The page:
In response to the proliferation of extraterritorial anti-corruption legislation, such as the Foreign Corrupt Practices Act (FCPA) in the US and the Bribery Act in the UK, Maplecroft is launching a new series of anti-corruption briefings to help companies proactively assess and mitigate the risks of corruption throughout their supply chains, operations and investments.
Stringent legislation has increased the responsibility of multinational companies to act with integrity when operating overseas. Maplecroft’s anti-corruption briefings review the extent to which corruption is a common feature of a country’s political economy and the risk that it might compromise a company’s ability to comply with new legislation at home. The briefings also provide guidance on how business might employ comprehensive internal compliance policies and procedures as a means of mitigating the risks of operating in a corrupt environment, with no level playing field.
Maplecroft will launch the product line with an analysis of corruption in China, a country that forms a vital part of many multinational value chains. According to the briefing, China’s remarkable economic growth has increased the possibilities for businesses to find themselves complicit in accusations of corruption, particularly in supply chains. Corruption in China has also come to be seen by the government as a key challenge to social stability since it has the potential to derail China’s path of economic development. Therefore its regulation and acceptability is also fast changing.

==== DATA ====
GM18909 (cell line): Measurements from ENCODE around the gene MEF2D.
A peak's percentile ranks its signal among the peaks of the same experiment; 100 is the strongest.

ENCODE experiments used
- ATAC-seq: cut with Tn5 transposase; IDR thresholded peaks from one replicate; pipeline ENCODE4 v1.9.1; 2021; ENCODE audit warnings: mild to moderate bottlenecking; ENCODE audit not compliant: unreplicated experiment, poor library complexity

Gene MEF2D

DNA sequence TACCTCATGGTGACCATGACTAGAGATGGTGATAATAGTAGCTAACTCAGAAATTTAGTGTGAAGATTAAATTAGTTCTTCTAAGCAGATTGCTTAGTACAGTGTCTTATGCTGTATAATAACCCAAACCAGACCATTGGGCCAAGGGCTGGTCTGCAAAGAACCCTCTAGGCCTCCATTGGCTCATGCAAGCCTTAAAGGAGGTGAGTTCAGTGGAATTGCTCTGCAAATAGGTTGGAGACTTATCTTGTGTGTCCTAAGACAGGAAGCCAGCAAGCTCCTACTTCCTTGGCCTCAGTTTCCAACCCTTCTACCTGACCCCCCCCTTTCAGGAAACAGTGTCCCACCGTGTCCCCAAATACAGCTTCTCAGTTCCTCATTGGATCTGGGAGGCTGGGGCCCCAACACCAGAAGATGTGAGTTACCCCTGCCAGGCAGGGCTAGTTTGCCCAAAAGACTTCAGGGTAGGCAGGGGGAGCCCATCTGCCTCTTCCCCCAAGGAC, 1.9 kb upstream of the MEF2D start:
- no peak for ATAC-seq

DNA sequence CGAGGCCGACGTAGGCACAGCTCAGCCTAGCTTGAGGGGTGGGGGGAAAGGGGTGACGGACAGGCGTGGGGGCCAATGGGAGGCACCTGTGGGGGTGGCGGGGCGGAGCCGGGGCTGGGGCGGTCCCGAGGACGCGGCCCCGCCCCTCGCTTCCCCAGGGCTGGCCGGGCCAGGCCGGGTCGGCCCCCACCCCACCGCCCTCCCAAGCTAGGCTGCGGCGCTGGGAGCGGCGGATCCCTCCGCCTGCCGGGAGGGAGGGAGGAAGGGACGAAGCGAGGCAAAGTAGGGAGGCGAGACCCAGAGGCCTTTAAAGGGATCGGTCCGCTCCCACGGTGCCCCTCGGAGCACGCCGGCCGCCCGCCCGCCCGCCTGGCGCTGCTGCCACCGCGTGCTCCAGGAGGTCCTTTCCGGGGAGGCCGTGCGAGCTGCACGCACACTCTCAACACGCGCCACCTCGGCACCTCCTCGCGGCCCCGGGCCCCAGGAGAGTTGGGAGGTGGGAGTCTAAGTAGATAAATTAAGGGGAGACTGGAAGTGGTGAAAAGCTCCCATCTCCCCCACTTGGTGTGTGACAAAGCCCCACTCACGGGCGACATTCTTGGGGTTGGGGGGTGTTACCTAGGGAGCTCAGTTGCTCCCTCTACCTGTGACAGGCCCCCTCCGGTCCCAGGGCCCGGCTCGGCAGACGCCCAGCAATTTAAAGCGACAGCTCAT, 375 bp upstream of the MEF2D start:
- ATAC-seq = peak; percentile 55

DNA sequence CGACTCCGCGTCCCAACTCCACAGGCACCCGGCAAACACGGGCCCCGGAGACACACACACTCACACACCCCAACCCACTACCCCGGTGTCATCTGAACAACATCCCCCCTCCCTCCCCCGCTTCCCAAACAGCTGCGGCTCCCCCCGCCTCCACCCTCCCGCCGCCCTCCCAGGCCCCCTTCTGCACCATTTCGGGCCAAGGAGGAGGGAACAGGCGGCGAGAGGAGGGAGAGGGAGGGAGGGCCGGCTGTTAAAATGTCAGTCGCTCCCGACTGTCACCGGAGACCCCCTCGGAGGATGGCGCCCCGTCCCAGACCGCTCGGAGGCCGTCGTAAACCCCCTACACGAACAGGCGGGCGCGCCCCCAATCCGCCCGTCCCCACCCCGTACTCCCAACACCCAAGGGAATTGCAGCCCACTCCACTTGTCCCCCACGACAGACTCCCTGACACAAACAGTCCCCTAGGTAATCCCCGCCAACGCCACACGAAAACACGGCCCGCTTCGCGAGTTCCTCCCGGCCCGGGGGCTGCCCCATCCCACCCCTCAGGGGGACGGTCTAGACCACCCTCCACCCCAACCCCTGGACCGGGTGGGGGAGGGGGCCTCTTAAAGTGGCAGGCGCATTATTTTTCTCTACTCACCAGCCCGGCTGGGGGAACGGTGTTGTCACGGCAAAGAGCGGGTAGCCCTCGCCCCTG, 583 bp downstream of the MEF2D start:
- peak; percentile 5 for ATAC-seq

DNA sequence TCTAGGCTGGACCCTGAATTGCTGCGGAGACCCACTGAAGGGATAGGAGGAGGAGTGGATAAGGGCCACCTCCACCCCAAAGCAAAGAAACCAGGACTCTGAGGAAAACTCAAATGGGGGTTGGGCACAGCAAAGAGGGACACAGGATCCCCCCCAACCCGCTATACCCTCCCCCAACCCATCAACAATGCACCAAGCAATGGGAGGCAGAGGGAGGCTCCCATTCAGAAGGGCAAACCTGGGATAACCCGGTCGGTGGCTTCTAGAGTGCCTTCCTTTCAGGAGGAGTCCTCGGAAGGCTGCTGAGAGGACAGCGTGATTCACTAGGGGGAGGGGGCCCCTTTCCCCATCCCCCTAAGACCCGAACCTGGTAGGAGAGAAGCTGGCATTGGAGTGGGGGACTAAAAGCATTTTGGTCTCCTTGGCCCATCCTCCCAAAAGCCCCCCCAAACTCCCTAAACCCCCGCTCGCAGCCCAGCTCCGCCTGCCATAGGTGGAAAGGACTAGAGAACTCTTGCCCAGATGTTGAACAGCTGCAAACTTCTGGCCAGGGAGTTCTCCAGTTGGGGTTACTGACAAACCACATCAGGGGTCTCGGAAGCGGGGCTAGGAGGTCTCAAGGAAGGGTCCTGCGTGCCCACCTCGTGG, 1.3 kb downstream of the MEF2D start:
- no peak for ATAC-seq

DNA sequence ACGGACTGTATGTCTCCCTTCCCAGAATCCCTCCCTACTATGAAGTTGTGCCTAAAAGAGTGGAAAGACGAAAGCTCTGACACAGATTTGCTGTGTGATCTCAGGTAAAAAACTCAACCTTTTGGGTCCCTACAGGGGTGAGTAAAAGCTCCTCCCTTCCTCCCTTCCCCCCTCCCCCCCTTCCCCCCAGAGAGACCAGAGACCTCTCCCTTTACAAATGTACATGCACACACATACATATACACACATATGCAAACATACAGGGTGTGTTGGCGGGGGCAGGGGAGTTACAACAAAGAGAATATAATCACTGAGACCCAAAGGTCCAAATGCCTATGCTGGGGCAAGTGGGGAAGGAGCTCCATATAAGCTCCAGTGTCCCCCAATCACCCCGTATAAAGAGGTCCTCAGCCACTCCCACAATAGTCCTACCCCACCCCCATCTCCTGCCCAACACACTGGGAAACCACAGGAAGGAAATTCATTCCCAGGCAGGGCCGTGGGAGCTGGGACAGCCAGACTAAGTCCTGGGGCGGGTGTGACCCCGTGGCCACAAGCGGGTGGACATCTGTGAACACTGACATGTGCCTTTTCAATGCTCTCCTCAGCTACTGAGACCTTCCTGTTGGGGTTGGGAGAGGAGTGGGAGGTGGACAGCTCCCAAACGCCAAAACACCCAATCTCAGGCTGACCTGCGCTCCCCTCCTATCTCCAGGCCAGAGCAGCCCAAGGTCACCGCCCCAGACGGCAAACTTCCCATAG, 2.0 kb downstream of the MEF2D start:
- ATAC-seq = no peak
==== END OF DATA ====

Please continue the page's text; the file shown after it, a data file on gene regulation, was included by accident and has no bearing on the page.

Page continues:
Corruption is particularly prevalent in activities linked to government agencies, such as public procurement, where the potential for gain is often the greatest. According to research by Maplecroft, high-risk sectors include: construction, natural resources, banking and finance, and healthcare. Businesses can also be expected by public officials to pay facilitation fees in return for basic administrative services, including production licenses and customs clearance, which can increase the time and cost of doing business.
“Maplecroft advises companies operating in China to ensure they have comprehensive internal anti-corruption compliance procedures in place,” said Maplecroft chief executive officer (CEO), Professor Alyson Warhurst. “It is also important to be diligent when dealing with local business partners, suppliers and government actors. Monitoring corruption risks and government enforcement in supply chains, as well as ensuring compliance and preventative mechanisms are in place within one’s own operations, would seem prudent.”
A report by broking group Marsh examines the repercussions from the administration of the South Korean company, which filed for bankruptcy protection at the end of August.
Global research by C2FO suggests that smaller businesses are less concerned with the repercussions of Brexit and the upcoming US presidential election.
A squeeze on skilled talent means it now takes an average of seven weeks to fill open permanent roles in finance in the UK according to new research from financial services recruitment firm Robert Half.
Early-stage merger and acquisition deals in Asia-Pacific show nearly 10% year-on-year growth in recent months.